Software Makers, Take Note: Court Defines "Circumvention" Downward

Software Makers, Take Note: Court Defines "Circumvention" Downward

Hacking a security device in order to use software is not a violation of a law barring the circumvention of technology that "controls access" to copyrighted works, such as software. The Fifth Circuit makes this fine distinction in MGE UPS Sys. v. GE Consumer & Indus., 612 F.3d 760 (5th Cir. Tex. 2010) [enhanced version available to subscribersunenhanced version available from lexisONE Free Case Law]. In this Analysis, Kerry L. Timbers of Sunstein, Kann Murphy & Timbers LLP discusses MGE and the issues therein. He writes:

[I]t has typically been held that "cracking" codes in order to access and copy music or movies is a violation of the DMCA [Digital Millennium Copyright Act]. For example, last summer in a highly publicized case involving RealNetworks, a court halted the sale of software that would allow users to copy DVDs to their laptop computers or other devices for viewing.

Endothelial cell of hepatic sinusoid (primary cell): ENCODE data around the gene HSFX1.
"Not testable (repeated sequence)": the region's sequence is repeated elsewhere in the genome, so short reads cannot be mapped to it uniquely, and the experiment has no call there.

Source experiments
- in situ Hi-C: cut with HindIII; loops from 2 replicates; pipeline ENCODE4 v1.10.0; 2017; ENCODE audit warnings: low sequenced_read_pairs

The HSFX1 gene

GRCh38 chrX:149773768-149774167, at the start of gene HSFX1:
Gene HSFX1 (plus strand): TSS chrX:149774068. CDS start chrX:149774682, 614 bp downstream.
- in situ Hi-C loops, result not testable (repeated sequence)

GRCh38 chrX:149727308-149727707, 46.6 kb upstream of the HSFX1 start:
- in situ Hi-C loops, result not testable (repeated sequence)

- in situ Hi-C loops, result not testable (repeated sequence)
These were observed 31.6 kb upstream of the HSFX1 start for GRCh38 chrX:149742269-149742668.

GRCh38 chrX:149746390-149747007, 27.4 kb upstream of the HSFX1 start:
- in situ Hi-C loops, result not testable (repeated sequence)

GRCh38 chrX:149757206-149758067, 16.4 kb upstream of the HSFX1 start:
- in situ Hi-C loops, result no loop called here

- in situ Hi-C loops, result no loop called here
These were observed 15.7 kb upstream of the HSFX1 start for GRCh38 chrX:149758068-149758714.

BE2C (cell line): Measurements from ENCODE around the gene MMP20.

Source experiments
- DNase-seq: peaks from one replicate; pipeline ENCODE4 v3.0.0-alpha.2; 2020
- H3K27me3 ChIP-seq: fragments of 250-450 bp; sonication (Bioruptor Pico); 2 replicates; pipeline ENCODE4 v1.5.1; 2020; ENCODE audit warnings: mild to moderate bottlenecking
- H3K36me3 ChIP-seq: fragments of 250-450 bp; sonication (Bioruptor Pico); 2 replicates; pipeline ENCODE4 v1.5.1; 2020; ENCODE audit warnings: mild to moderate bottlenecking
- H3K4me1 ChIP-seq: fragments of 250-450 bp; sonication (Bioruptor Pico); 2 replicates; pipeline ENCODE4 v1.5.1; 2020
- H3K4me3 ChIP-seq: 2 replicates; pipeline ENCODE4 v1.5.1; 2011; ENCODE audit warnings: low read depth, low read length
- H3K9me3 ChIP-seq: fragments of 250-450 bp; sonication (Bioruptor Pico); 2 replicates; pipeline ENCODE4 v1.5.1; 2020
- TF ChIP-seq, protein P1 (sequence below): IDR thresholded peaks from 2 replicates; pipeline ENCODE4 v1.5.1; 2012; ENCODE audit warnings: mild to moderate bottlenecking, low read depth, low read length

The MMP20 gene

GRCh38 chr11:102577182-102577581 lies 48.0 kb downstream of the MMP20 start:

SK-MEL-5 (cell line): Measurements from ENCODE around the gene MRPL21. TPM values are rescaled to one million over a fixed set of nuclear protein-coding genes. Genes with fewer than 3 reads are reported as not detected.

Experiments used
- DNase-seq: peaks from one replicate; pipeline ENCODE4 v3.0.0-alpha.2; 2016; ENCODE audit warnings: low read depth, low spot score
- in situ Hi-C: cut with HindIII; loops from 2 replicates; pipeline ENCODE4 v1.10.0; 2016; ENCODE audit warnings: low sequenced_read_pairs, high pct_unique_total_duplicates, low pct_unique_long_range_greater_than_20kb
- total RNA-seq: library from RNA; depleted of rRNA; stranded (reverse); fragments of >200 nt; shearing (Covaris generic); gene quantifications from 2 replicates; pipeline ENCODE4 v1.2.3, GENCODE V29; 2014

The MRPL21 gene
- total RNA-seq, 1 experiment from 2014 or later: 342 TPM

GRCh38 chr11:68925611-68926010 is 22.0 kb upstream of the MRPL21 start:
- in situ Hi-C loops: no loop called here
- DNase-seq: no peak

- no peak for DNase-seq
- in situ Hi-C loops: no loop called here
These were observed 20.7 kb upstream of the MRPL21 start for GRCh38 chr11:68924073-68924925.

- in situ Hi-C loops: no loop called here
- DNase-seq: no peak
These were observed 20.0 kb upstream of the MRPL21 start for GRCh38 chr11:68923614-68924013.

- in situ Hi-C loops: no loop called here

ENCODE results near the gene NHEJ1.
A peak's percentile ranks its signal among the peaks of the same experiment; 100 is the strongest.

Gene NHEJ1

In MGE, however, the court distinguishes between the cracking of technological measures designed to prevent access to and use of a copyrighted work, as opposed to measures designed to prevent copying of the work -- and held that cracking security measures that merely prevent access and use are allowed.

     The Fifth Circuit considered a computer dongle, or external security key, that had to be attached to a computer in order to allow the software on the computer to run. The software was used to service uninterruptible power supplies, and GE had obtained a "hacked" version of the software that could run without the dongle and its password. GE admitted that it had used the hacked software in its business, and indeed was found guilty of copyright infringement, although it was never proved that GE itself had hacked the software.

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